How many of you have found an old window sash at your local antique store or a fabulously crusty stool that has amazing patina and chipping paint? Now how many of you have scratched your heads as you wondered how you’re supposed to display your gorgeous finds without bringing all of that mess into your home?
You know, stuff that looks like this:
I had the same thoughts until I learned that you can clear coat these types of pieces and seal in all of the chipping paint. My favorite product to use for the job is Miss Mustard Seed’s Milk Paint “Tough Coat“.
Tough Coat is a non-yellowing water-based top coat that is perfect for sealing in chipping paint. Let’s break down those two features. Non-yellowing means that over time, your piece won’t develop a yellow tinge to it. This is especially important if you are sealing pieces that have white paint on them. Second, it’s water-based which means it can clean up with soap and water. There’s no need to deal with any paint thinners or harsh chemicals.
Tough Coat does have a very faint odor but it’s completely safe to use inside. (Almost all water-based products have a slight smell to them, so this isn’t unusual.) In addition to being low VOC, Tough Coat is self-leveling which means that as it dries, your brush strokes flatten out. This helps minimize their appearance and makes your surface look glassy smooth.
I have been using Tough Coat on a weekly basis and it is officially a must-have product in my paint cabinet (right alongside Hemp Oil). I recently used it on an old mantle from the 1700’s. It was absolutely gorgeous but it was very crusty and had TONS of chipping paint all over it. It was the perfect chance to break out my bottle of Tough Coat and let it shine!
I like squeezing out my Tough Coat into a smaller container, like an ironstone mug or a ceramic bowl. I used a decent amount for my mantle because it has a lot of surface area and I applied two coats. The bottle in this photo is brand new, and by the time I was done, the bottle was down to the top of the label.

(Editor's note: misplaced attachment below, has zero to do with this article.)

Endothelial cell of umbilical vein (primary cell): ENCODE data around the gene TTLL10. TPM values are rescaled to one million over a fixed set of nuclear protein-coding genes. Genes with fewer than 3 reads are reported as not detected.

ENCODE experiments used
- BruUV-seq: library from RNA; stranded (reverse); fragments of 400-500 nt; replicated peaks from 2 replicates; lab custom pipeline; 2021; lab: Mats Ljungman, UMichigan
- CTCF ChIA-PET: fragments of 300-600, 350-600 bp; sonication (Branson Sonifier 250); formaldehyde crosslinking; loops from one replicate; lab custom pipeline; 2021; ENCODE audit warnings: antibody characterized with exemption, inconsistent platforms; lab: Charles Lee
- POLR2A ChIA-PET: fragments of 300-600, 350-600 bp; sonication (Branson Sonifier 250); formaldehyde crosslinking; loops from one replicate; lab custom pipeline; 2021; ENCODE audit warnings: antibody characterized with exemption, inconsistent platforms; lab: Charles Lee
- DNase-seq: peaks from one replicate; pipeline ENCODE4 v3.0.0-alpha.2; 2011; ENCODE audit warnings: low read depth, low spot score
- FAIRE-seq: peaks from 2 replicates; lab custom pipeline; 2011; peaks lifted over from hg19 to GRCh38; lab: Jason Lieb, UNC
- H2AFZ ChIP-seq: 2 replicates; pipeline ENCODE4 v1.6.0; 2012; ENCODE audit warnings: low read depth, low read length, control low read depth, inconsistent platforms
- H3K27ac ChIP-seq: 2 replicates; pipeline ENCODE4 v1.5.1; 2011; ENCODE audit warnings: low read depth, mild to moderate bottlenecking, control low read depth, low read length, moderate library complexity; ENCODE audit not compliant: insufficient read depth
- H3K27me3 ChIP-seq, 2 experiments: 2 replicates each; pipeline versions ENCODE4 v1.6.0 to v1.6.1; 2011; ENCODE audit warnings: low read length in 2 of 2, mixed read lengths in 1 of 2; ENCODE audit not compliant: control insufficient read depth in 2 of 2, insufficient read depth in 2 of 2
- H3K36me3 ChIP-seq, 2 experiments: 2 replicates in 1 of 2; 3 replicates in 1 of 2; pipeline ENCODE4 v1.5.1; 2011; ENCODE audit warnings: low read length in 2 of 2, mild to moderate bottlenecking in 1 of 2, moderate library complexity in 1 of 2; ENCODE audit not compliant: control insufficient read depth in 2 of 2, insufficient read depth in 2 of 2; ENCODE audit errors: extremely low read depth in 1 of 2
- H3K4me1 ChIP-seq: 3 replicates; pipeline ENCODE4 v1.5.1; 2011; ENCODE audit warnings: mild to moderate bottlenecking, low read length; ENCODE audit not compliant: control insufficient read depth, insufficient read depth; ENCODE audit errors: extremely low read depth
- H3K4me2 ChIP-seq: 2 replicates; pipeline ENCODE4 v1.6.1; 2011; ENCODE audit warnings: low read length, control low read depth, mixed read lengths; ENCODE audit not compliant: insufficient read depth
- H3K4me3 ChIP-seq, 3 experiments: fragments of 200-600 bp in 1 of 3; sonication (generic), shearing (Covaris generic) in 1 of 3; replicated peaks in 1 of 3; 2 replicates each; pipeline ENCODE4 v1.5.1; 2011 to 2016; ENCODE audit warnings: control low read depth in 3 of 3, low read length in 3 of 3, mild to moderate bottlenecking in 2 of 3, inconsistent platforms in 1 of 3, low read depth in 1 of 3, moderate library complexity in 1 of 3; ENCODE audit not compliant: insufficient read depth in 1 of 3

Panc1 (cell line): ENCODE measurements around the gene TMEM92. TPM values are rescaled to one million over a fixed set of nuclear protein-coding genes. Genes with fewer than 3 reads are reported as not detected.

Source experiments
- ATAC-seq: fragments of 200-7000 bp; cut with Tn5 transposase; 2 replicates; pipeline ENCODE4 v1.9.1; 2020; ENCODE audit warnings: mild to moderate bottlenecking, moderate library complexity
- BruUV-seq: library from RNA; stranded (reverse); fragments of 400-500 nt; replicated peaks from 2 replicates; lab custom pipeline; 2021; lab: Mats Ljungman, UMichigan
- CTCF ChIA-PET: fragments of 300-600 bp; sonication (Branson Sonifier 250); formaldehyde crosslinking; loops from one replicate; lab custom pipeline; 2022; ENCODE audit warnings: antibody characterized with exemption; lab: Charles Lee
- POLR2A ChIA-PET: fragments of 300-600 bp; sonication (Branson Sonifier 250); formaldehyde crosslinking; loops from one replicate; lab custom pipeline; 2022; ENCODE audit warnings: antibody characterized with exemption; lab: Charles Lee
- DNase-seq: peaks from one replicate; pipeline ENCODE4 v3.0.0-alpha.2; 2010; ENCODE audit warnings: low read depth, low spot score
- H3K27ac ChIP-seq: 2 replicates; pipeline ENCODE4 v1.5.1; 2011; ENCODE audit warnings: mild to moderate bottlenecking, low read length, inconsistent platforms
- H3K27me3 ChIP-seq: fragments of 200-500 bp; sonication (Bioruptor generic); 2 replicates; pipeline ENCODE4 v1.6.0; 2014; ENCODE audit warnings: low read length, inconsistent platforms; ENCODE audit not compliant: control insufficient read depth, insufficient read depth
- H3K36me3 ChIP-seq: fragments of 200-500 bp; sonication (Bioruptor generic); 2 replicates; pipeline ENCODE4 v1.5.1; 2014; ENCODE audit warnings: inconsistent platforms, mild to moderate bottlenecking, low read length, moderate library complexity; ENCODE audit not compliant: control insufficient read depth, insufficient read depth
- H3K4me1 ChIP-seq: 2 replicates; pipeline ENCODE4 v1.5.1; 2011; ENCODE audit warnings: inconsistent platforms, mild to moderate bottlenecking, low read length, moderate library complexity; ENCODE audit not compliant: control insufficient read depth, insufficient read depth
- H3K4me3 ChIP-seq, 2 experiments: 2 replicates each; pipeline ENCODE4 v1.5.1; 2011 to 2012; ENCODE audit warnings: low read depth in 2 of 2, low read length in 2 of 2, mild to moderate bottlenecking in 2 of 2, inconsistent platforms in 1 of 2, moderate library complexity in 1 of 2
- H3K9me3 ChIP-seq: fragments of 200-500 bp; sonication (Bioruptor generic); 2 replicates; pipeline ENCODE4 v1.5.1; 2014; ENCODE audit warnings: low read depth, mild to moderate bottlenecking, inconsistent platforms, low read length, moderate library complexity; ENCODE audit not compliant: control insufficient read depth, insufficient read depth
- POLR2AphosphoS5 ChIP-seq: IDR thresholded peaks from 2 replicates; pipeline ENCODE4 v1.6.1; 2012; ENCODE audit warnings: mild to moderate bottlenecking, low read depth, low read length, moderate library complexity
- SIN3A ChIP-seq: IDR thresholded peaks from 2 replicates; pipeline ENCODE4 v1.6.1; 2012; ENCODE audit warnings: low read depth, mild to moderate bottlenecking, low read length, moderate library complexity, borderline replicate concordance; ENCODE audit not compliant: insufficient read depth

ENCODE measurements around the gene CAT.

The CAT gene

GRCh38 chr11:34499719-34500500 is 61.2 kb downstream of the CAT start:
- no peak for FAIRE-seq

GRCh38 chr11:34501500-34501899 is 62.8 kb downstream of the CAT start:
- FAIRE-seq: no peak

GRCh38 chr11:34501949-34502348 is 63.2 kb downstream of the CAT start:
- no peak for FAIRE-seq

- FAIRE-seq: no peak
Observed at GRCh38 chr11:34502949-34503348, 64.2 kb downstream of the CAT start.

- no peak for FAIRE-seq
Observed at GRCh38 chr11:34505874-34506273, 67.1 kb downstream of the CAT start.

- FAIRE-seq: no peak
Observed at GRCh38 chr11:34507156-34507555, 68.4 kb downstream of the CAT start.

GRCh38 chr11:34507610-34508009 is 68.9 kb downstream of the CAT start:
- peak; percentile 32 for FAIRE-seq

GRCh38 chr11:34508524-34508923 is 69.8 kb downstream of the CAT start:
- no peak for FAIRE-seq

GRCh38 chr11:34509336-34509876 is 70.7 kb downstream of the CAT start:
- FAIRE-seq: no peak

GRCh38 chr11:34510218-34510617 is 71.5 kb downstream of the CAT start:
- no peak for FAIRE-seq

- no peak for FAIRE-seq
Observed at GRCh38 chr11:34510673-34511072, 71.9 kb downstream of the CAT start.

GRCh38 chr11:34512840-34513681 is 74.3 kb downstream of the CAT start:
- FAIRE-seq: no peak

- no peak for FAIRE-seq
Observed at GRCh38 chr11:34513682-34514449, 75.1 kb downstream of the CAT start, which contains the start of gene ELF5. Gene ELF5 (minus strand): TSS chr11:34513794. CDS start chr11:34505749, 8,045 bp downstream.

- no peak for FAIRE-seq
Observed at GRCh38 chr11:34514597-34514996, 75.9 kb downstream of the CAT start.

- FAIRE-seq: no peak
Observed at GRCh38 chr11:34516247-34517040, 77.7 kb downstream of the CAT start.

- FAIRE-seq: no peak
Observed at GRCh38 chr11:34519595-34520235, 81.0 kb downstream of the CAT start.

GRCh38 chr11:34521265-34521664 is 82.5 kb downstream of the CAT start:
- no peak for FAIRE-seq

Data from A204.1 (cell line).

I apply Tough Coat with a foam applicator or a paint brush, depending on the surface. If I’m doing the top of a table or dresser, I’ll use a foam applicator because my surface is flat. Using a foam applicator REALLY helps to hide brush strokes. Try it! For my mantle, I used a regular old paint brush. The bristles would hold up better as they glide across such a chippy and ragged surface. I certainly didn’t want bits of foam to dry in my layers!
When you put Tough Coat on an old wood piece, you’ll notice that the wood will darken slightly. I personally LOVE this because it brings out the character of my piece and creates contrast between the wood and the chipping paint.
See what I mean? The left side is untreated and the right side has one layer of Tough Coat. All of the paint instantly popped and instead of looking tired and faded, the mantle was looking striking and brilliant.